Well, as I get deeper and deeper into Web site development, I keep finding neat little tools. Aside from Linux -- I bet you can't guess what my favorite distribution is --I've found nifty tools to manipulate the server so far that are within my budget: free. Also, they support my database of choice: PostgreSQL.pgAdmin III
is an excellent GUI for administrating a database. Now, I'm not an old hand at SQL, so this makes doing simple things very easy for me, but it still lets me know what SQLS it'll run or has run to do whatever operation. It wasn't so handy in the design of a database, and it's documentation is a bit lacking.DbSchema
is an excellent GUI for designing a database. Whereas I had been using pencil and paper because I haven't been able to find a single tool capable of doing things as neatly as I can on paper, this tool does a much better job than what I can do and it can create the whole database for me. There are some things that it does not do well. For instance, I have a a foreign key in table_2 that references table_1. DbSchema will, for some unknown reason, try to create table_2 before creating table_1. Obviously this will fail as PostgreSQL will raise a sign saying, "Um, I can't make this table refer to another table that doesn't exist." Also, there are some speling errros. (How is dinamically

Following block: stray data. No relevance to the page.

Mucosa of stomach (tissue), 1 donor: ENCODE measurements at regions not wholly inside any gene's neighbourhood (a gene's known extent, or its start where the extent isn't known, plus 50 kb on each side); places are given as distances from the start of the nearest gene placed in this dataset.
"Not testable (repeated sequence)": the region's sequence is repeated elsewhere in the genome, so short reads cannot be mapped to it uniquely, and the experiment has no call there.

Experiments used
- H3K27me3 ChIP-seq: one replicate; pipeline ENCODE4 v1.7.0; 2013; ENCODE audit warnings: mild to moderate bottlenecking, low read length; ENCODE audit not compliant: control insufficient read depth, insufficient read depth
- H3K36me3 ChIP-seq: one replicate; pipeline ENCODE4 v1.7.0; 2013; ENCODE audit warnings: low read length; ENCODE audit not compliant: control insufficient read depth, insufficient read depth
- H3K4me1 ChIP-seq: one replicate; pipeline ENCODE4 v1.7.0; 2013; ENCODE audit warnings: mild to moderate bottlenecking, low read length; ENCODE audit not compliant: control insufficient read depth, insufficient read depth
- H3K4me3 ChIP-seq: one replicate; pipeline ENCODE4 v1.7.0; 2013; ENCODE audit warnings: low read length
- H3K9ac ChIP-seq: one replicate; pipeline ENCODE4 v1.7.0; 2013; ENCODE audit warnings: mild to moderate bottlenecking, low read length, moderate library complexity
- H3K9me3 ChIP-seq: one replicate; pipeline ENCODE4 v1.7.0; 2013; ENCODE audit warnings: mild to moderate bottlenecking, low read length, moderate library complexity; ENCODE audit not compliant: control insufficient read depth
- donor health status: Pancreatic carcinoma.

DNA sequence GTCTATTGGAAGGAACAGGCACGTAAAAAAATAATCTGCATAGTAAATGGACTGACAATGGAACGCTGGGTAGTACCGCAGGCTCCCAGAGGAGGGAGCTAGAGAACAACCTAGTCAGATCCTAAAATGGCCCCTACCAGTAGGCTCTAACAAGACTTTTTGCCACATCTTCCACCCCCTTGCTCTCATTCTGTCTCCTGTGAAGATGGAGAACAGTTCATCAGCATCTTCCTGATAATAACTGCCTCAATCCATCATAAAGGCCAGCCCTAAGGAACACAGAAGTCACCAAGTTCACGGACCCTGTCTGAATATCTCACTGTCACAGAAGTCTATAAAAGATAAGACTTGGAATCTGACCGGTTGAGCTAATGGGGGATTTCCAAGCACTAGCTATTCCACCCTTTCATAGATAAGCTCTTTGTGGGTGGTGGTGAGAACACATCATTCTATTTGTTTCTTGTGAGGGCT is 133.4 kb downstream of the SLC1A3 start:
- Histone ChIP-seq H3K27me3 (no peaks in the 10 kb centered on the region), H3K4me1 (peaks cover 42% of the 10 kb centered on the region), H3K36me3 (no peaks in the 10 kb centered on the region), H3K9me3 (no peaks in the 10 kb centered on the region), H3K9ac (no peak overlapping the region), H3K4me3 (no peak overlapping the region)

spelled wrong?) With a little ingenuity on my part, however, the work around is to just sync the elements individually to avoid any trouble. The documentation, however, is very thourough and easy to understand, even with its splliing erooors.
These two tools together create a complete package for me so far. I haven't gotten very far along in my database development, so I'll have to let you know of any further limitations I stumble upon. Really, though, it has been so difficult for me to find tools that utilize PostgreSQL instead of MySQL. (Google has been great at finding tools, just not within my budget.)
As for the actual Web site, Bluefish
has been the best I've come across. It is closer to a glorified text editor than it is to a development environment. It has it's own limitation, such as not supporting multiple syntax highlighting schemes simultaneously completely and not so great documentation. For example, I may have in one file XHTML, CSS and PHP, with the CSS within the style tags. The XHTML and PHP will have proper highlighting, but the CSS will not. Bluefish is very fast and lightweight, however, which is what makes it closer to a text editor than the development environments I've had experience with so far. It will start within seconds on my aging Athlon XP-M 2400+. (NetBeans keeps crashing on me or won't start. Not a good work environment for me.)